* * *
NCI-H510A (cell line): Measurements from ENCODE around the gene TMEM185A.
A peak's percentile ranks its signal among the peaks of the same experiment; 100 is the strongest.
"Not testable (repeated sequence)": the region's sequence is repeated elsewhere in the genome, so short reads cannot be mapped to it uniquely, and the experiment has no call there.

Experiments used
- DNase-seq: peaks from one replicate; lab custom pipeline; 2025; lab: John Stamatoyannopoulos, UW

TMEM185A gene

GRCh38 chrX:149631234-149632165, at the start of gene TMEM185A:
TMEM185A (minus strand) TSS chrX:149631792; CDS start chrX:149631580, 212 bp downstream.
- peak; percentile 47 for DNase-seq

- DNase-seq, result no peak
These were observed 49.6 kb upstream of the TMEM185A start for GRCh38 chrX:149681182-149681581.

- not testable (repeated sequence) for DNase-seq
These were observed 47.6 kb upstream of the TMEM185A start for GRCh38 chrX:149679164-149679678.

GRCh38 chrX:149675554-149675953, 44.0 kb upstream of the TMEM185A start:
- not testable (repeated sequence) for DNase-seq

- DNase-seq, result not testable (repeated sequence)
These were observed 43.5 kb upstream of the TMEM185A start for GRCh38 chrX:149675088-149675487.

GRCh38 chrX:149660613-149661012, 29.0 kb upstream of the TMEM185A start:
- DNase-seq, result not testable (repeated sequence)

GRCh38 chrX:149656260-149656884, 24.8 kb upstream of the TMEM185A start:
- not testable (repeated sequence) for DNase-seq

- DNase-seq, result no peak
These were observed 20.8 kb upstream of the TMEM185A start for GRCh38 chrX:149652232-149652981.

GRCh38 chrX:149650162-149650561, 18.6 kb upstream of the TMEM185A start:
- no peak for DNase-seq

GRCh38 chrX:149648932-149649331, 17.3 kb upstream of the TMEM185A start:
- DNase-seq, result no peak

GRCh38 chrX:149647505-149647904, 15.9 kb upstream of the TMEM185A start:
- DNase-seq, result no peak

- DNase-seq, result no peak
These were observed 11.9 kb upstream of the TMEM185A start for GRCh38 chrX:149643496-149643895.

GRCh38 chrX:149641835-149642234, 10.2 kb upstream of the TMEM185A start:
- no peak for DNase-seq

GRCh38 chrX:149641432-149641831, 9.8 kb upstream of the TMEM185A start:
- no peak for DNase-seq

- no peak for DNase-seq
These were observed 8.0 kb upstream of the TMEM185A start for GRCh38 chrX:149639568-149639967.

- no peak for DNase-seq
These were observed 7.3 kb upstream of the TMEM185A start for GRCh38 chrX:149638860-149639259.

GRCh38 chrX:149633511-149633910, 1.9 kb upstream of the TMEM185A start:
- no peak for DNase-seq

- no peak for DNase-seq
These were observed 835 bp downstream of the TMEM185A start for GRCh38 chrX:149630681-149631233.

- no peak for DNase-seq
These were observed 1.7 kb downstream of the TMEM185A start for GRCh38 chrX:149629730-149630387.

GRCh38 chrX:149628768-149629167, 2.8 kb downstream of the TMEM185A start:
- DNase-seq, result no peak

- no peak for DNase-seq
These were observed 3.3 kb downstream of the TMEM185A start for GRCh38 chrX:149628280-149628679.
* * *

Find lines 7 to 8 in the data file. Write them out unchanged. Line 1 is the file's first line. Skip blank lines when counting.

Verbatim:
GRCh38 chrX:149631234-149632165, at the start of gene TMEM185A:
TMEM185A (minus strand) TSS chrX:149631792; CDS start chrX:149631580, 212 bp downstream.